Anna van der Breggen doubles up on rainbow bands with World Championship road race victory

The Dutchwoman was formidable as she soloed to victory in Imola

Anna van der Breggen took her second gold medal in three days at the Imola Road World Championships, soloing to a fantastic win in the women’s road race to follow up on her time trial victory.

The Dutchwoman attacked uphill with 40km to go after being set up perfectly by her team-mates, and former world champions, Marianne Vos and Annemiek van Vleuten.

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Once she’d hit the front of the race her rivals wouldn’t see her again, the gap growing and Van der Breggen having the time to allow herself a smile coming into the finish, taking her second set of road race rainbow bands following her win in Innsbruck in 2018.

She soloed across the line with a minute to spare, as Annemiek van Vleuten battled an injured wrist and Italy’s Elisa Longo Borghini to take silver in the scintillating sprint finish for second place.

Marianne Vos finished fourth 40 seconds later, taking the second chase group across the line, with Britain’s Lizzie Deignan in sixth.

Van der Breggen continued her remarkable run of form, having won both the world and Dutch national road race and time trial titles as well as the overall classification at the Giro Rosa in the last month. Her national road race title was the first of her career, and she only wore the Dutch champion’s jersey for nine race days before she now replaces it with the rainbow bands.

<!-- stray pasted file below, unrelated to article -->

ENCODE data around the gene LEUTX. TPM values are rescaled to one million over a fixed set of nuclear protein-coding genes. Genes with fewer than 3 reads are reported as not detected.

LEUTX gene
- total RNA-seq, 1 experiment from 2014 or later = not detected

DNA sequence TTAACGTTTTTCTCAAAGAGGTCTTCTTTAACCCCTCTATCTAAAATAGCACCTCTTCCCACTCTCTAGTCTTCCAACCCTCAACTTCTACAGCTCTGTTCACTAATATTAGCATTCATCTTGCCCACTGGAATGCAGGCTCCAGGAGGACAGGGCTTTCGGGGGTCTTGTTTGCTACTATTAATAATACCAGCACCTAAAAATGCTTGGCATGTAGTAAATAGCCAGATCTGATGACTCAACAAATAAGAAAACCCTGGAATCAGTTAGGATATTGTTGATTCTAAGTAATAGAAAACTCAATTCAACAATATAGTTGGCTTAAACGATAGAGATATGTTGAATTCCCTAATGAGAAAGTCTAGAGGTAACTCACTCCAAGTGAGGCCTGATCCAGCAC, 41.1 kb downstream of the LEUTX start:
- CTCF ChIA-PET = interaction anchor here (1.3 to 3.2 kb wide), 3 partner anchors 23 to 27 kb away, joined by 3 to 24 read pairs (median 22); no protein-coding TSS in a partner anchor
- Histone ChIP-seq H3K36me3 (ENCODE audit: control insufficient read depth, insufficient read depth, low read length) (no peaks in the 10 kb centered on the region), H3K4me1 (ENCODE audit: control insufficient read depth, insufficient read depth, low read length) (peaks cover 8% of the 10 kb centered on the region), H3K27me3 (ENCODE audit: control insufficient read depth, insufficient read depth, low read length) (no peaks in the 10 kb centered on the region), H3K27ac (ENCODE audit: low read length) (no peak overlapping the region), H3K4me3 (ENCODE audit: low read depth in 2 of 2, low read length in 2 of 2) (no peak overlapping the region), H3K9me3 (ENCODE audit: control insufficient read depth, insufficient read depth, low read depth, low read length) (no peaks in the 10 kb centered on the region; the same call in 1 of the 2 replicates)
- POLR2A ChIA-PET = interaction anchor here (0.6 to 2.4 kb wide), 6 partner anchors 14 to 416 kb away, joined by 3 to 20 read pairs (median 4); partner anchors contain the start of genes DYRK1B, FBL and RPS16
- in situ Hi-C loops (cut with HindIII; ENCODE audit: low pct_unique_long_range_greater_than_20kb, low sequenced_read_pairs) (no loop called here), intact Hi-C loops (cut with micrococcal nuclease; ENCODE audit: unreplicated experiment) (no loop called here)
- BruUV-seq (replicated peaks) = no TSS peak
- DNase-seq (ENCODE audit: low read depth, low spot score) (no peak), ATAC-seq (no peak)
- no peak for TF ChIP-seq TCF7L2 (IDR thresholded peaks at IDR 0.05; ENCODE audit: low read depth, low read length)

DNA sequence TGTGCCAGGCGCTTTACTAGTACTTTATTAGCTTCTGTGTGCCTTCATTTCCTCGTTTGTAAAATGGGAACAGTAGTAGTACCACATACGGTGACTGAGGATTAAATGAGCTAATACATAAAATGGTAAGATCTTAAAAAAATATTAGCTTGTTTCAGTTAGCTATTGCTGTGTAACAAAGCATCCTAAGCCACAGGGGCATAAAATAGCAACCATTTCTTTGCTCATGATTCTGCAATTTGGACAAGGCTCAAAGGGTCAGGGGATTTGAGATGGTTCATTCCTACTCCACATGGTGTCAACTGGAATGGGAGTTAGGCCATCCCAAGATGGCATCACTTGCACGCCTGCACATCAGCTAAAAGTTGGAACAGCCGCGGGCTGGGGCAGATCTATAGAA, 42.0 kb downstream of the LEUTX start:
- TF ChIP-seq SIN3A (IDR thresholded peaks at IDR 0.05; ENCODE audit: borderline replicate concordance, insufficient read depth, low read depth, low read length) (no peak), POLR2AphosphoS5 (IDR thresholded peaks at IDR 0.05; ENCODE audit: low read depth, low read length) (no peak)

How it happened

Route profile for the women’s 2020 World Championship road race in Imola (UCI)

Belgium’s Valerie Demey was the first to hit out on the five laps of Imola course, going off the front before Canadian Alison Jackson also tried her hand as the race ticked under 100km to go.

10km later, Australia’s Grace Brown made her move, with both Demey and Jackson having been reeled in but Jackon having the legs to go again.

Other riders saw their chance and a front group soon formed, with Spain’s Mavi Garcia then coming across to join the likes of Amy Pieters (Netherlands), Lisa Brennauer (Germany), Hannah Barnes (Great Britain), Katia Ragusa (Italy) and Christine Majerus (Luxeumbourg). They would all survive the initial selection as the group was reduced to nine with 70km to go.

Slovenia’s Eugenia Bujak, who was Lizzy Banks’ breakaway companion during the Brits’ Giro Rosa stage win, then decided she didn’t want to miss out on the fun off the front of the race, setting off as a lone poursuivant as the gap went out to two minutes, the Dutch and Italians happy for now with their riders up the road and wanting to force other teams to chase.

As concern began to simmer that the front group were being allowed too much freedom, the race sprung into action as the Netherlands’ Anna van der Breggen, who had suffered a mechanical early on in the day, hit out at the foot of the climb, the Trek-Segafredo pair of Elisa Longo Borghini and Lizzie Deignan keeping a close watch.

This obliterated the gap between the bunch and the leaders, bringing it down to around 20 seconds, just as Bujak caught up to the head of the race, and the peloton now reduced to around 30 riders.